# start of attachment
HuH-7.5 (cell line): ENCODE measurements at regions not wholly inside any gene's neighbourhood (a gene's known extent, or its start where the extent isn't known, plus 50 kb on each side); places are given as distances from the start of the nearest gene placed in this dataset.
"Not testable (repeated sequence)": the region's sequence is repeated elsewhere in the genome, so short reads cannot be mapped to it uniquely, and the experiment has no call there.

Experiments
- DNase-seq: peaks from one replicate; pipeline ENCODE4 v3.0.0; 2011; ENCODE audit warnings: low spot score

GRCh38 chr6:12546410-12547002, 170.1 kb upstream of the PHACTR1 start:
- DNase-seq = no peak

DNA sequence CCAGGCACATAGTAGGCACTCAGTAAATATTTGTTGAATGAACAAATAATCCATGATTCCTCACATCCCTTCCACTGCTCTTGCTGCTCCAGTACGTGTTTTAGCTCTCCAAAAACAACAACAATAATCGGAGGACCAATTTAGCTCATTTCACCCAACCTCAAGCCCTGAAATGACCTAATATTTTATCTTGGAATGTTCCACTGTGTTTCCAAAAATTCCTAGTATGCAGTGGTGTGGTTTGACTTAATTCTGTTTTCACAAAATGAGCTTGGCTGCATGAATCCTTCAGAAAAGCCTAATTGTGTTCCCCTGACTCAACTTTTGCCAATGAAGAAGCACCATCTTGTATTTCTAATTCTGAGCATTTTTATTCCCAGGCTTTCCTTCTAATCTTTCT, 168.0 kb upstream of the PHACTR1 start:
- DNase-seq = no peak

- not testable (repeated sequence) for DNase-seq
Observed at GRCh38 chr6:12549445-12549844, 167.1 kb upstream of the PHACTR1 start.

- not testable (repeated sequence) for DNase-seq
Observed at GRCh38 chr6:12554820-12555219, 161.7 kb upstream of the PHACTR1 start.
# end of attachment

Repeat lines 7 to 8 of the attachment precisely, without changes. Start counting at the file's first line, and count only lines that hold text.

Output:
DNA sequence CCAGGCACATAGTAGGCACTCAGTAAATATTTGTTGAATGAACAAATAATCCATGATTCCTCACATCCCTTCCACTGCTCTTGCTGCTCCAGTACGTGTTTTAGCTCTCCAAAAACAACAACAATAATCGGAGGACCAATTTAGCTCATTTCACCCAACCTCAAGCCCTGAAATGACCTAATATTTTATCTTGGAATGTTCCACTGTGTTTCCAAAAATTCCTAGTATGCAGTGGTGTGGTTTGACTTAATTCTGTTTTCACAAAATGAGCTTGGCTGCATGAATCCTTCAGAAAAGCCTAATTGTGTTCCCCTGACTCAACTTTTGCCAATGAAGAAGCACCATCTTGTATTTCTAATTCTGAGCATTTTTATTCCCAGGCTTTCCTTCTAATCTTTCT, 168.0 kb upstream of the PHACTR1 start:
- DNase-seq = no peak